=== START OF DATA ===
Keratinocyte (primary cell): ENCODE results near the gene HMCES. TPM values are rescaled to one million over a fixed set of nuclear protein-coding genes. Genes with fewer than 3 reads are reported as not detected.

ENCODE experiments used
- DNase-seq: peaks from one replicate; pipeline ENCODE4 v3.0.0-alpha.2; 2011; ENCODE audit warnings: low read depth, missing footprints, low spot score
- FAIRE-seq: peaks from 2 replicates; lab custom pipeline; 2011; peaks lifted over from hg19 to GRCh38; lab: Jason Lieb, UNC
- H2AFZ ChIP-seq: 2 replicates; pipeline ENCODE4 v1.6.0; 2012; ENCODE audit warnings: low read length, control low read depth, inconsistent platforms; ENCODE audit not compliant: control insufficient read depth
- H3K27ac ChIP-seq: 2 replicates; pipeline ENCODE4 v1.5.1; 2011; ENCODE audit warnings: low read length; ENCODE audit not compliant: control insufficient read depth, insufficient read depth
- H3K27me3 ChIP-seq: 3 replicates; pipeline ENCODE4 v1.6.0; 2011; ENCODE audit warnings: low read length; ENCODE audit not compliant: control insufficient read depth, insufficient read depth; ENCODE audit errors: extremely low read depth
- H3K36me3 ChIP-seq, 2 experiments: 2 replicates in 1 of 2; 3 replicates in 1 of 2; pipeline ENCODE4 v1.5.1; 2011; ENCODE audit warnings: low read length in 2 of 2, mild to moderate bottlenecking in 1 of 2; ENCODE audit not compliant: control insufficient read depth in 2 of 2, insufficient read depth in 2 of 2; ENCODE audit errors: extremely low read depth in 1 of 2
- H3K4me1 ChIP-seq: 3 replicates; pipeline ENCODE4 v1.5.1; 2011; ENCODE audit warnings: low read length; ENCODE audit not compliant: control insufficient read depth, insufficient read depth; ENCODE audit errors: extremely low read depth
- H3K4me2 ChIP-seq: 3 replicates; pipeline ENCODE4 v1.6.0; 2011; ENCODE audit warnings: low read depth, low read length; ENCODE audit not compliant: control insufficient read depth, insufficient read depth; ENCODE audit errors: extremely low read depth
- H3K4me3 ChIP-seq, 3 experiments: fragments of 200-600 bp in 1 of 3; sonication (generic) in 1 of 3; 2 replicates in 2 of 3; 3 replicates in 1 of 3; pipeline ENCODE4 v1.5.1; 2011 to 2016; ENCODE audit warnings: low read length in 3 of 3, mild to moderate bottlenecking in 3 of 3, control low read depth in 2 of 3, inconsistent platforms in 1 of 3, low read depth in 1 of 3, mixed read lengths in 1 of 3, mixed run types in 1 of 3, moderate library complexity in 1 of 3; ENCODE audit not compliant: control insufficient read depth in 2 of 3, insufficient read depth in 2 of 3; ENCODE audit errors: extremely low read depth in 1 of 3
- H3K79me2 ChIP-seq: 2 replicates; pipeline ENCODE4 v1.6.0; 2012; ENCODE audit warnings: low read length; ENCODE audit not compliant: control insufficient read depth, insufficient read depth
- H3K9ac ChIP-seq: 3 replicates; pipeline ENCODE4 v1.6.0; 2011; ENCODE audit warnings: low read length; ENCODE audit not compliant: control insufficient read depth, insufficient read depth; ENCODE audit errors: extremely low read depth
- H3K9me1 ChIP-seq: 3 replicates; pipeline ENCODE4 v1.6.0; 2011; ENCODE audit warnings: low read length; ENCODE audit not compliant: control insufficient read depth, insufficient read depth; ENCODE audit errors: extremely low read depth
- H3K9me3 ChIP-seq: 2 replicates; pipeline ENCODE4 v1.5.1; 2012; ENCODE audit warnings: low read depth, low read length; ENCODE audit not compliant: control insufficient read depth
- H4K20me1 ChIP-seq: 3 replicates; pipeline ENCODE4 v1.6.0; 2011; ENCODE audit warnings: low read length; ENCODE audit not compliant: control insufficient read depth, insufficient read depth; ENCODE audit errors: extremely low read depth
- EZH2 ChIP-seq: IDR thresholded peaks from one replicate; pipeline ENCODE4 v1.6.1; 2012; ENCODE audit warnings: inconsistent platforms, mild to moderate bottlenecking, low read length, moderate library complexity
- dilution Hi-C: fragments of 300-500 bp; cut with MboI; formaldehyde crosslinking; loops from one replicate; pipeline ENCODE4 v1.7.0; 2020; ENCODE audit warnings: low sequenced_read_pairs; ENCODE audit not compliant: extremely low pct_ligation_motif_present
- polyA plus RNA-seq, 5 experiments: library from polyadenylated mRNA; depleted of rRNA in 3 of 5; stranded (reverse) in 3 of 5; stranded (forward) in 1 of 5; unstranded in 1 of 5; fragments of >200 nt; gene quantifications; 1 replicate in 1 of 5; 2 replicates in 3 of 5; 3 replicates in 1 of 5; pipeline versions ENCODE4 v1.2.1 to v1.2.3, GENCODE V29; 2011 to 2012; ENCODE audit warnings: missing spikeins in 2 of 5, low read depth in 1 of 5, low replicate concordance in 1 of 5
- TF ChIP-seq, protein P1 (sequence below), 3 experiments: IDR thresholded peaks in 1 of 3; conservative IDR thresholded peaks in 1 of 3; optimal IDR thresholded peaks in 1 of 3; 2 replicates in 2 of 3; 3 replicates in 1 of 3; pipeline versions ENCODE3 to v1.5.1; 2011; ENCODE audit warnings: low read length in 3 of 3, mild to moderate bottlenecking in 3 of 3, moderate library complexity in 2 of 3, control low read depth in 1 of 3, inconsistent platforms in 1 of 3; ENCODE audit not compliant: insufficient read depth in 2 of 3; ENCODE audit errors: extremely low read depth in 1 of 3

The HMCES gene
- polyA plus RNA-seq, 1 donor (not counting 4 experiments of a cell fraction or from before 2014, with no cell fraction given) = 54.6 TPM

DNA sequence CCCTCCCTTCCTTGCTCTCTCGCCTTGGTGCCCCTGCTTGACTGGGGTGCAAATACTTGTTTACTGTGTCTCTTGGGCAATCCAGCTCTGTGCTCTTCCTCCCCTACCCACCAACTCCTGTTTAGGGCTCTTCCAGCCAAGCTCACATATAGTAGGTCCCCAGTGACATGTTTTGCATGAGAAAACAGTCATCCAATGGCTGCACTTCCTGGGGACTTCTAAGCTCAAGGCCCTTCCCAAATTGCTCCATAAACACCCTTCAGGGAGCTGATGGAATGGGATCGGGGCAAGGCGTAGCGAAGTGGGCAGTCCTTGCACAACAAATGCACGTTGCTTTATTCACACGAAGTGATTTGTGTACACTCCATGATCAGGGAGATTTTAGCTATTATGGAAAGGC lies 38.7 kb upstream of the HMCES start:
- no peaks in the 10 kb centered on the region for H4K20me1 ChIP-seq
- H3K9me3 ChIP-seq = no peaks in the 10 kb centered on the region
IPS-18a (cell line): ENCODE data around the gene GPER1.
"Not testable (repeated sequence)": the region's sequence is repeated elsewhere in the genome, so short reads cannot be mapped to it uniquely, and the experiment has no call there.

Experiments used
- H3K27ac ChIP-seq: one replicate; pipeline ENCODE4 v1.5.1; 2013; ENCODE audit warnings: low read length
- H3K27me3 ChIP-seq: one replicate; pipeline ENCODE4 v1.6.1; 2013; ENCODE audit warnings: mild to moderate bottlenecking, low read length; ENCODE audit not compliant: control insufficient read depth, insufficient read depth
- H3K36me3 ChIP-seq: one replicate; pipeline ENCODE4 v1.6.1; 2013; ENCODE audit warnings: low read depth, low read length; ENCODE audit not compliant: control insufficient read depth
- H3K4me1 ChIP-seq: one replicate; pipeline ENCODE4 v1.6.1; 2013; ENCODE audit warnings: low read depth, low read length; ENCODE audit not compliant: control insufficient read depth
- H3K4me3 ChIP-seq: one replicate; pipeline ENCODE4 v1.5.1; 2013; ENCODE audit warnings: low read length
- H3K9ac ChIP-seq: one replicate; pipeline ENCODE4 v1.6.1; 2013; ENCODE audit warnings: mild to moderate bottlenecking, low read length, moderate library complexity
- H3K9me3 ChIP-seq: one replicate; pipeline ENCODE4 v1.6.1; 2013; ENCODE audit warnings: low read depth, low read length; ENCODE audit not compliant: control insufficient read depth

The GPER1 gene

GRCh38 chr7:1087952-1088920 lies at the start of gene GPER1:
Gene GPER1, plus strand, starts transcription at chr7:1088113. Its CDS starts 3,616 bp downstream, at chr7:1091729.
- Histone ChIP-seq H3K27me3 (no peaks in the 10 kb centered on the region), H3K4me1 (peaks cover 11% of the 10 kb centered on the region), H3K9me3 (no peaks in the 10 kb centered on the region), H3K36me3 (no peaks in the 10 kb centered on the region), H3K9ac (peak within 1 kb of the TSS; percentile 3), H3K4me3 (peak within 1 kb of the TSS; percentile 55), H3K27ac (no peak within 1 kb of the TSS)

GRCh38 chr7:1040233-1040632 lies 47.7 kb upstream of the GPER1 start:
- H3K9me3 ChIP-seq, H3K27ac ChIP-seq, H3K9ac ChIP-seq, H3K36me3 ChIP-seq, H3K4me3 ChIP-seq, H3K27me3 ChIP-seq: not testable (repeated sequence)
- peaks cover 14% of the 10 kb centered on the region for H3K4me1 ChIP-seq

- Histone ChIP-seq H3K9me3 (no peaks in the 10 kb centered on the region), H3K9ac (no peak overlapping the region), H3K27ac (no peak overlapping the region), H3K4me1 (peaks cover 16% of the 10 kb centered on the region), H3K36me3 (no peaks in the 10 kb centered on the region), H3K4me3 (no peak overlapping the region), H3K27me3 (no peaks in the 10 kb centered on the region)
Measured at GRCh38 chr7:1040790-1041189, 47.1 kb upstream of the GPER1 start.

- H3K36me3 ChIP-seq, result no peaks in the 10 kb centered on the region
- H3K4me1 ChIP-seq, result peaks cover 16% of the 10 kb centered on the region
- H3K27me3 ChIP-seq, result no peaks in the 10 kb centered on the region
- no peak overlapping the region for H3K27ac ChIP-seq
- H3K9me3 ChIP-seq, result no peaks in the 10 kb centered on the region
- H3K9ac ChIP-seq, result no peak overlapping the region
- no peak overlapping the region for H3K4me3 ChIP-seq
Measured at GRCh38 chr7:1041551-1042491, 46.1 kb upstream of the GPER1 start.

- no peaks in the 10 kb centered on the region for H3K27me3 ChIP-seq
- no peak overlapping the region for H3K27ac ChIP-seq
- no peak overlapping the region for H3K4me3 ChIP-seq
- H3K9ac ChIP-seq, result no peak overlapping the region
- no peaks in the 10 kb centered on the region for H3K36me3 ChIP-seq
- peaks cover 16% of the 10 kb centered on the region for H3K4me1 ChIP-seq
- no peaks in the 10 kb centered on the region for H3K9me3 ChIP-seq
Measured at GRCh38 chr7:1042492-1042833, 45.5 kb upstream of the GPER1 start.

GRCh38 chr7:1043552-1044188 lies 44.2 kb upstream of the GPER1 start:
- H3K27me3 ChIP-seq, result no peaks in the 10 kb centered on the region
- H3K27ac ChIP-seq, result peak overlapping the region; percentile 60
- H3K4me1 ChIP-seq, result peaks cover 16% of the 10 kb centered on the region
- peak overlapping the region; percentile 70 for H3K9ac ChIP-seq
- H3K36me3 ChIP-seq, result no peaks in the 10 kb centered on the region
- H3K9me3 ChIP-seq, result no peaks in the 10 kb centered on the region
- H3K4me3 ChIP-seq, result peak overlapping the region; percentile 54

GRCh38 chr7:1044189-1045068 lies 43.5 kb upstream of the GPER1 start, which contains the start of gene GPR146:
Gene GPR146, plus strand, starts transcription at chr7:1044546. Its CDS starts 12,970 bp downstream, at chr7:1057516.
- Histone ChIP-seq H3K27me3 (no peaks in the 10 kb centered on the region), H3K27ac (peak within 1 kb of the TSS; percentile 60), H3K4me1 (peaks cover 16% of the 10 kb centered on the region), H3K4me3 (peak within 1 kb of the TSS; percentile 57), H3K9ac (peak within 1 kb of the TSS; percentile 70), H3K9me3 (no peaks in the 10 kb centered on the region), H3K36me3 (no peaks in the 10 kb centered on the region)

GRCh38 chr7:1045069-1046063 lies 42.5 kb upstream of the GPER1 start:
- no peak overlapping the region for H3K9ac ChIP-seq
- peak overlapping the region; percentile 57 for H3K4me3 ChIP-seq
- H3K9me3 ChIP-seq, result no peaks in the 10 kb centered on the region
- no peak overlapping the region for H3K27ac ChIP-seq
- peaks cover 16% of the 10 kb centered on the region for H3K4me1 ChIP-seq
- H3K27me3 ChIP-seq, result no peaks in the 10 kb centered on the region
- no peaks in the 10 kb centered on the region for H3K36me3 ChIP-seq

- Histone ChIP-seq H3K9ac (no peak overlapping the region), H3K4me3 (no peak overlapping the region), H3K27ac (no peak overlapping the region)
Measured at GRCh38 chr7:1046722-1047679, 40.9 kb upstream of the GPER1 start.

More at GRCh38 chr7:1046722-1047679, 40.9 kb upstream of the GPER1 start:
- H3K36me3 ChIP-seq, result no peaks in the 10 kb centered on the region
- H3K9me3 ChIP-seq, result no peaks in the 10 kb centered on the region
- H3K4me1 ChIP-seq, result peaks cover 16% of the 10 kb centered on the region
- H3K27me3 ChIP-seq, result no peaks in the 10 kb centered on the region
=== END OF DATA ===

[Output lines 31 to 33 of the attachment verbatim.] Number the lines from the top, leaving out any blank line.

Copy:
- H3K36me3 ChIP-seq: one replicate; pipeline ENCODE4 v1.6.1; 2013; ENCODE audit warnings: low read depth, low read length; ENCODE audit not compliant: control insufficient read depth
- H3K4me1 ChIP-seq: one replicate; pipeline ENCODE4 v1.6.1; 2013; ENCODE audit warnings: low read depth, low read length; ENCODE audit not compliant: control insufficient read depth
- H3K4me3 ChIP-seq: one replicate; pipeline ENCODE4 v1.5.1; 2013; ENCODE audit warnings: low read length